The University of Rochester has invited a thought leader on technology, innovation and leadership to deliver its 168th College commencement address. Margaret Georgiadis, CEO of Mattel Inc., also will be bestowed the University’s George Eastman Medal, which recognizes outstanding achievement and dedicated service.

Georgiadis has been CEO and a member of Mattel’s board since February 2017. She is one of 32 women executives currently leading a Fortune 500 company, and she is the second woman CEO of Mattel, the global leader in learning and development through play which is headquartered in El Segundo, California. As CEO, she is leading Mattel’s rapid transformation into a purpose-driven, digital-first company that uses the power of its global consumer brands to inspire wonder, play and learning in children, especially through an emphasis on science, technology, engineering, art and math.

“I am very happy that Margo has accepted our invitation to speak to the College’s Class of 2018,” said University President Richard Feldman. “Through her leadership, Mattel is reimagining the toy company’s products and redefining its culture to effectively reposition itself in a very competitive and changing industry. She has implemented a new shared mission and set of organizational values to guide this work, which is similar to the initiatives underway at our University. I look forward to her remarks and congratulate her on being an Eastman Medal recipient.”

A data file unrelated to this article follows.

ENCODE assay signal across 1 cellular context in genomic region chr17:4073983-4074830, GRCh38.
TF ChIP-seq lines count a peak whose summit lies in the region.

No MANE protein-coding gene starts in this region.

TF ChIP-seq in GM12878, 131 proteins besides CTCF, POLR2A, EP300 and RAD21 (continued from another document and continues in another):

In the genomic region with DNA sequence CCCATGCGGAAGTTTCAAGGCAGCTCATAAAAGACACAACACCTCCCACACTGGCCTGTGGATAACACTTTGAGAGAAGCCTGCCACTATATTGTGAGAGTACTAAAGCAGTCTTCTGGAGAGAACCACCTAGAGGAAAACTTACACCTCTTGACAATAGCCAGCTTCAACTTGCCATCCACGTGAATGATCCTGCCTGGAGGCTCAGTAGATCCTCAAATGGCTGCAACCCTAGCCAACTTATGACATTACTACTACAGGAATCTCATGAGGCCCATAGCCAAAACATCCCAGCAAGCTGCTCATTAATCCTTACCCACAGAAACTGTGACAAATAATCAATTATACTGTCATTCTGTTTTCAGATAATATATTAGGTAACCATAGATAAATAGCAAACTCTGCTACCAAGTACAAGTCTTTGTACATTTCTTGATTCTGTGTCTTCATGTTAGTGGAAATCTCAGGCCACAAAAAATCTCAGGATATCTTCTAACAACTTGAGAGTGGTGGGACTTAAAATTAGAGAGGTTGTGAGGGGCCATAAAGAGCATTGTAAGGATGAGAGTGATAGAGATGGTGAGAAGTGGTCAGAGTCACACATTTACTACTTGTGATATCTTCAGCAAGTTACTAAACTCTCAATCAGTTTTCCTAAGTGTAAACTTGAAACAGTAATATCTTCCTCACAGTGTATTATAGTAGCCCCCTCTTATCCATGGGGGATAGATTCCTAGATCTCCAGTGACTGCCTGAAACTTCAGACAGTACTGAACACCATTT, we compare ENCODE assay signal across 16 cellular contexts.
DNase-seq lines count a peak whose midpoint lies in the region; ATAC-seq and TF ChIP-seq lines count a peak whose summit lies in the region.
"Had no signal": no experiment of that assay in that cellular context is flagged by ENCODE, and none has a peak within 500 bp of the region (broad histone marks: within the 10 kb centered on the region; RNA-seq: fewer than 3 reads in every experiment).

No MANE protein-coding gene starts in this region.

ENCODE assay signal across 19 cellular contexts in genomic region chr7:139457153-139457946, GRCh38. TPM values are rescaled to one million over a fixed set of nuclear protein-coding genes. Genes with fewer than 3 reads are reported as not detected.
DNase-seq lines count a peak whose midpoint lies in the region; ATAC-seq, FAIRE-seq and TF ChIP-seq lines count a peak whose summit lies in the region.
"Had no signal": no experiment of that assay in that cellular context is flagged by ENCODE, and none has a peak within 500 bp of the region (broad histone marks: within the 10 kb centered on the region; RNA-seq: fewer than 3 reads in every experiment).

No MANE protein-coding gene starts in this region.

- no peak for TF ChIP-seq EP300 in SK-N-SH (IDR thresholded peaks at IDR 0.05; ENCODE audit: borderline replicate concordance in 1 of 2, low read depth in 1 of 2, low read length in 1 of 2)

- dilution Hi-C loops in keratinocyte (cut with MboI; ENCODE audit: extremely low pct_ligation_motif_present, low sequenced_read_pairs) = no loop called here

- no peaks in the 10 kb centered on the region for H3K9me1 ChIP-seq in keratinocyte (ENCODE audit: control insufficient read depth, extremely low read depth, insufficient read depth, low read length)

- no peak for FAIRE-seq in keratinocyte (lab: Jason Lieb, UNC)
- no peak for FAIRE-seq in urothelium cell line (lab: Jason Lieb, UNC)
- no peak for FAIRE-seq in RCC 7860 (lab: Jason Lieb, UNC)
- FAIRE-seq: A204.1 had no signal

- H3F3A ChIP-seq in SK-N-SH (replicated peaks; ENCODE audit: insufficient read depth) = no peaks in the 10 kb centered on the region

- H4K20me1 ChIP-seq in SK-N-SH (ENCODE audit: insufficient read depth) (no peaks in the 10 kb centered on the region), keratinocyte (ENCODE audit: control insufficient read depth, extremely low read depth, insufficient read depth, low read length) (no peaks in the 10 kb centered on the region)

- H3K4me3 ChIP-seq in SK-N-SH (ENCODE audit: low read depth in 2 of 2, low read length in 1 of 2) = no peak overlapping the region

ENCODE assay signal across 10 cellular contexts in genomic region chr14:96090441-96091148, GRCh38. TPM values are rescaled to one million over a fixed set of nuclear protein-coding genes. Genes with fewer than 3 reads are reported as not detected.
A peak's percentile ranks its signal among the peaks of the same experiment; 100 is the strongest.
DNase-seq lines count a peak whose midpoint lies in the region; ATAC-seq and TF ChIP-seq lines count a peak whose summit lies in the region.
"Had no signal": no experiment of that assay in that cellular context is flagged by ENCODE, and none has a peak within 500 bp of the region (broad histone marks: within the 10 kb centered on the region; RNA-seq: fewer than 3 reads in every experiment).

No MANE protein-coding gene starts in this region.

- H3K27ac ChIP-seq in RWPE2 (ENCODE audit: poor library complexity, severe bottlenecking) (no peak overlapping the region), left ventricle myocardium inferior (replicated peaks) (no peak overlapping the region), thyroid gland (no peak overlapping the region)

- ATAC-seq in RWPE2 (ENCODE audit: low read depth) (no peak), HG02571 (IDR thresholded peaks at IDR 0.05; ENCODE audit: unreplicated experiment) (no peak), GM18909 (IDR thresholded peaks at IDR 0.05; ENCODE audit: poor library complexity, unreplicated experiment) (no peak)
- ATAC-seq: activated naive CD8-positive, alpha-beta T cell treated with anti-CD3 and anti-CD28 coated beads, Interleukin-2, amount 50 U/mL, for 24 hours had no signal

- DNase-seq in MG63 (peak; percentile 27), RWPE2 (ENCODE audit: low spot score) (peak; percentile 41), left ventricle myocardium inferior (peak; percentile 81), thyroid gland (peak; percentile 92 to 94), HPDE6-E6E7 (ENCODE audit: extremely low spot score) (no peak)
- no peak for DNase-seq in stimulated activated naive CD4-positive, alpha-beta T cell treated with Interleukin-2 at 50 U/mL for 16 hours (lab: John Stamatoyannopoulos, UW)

Before joining Mattel, Georgiadis served as president, Americas, at Google, where she led the company’s commercial operations and advertising sales in the United States, Canada, and Latin America. She also previously served as Google’s vice president of global sales operations, leading technical teams that enabled the successful commercialization of Google’s products and development of new businesses.

Georgiadis was on campus for Meliora Weekend 2017 to participate in a conversation, “Inspiring the Next Generation of Leaders in a World Transformed by Globalization and Technology,” with Wendi Heinzelman, dean of the Hajim School of Engineering and Applied Sciences. The discussion focused on how to change the national underrepresentation of women in computer science, and how both Mattel and the University are using emerging technologies to interest young people in science and engineering.

Georgiadis’ address will take place on May 20. Her son, Andreas, will also be a part of the college ceremony. He is a graduating senior set to receive a bachelor’s degree in computer science from the Hajim School.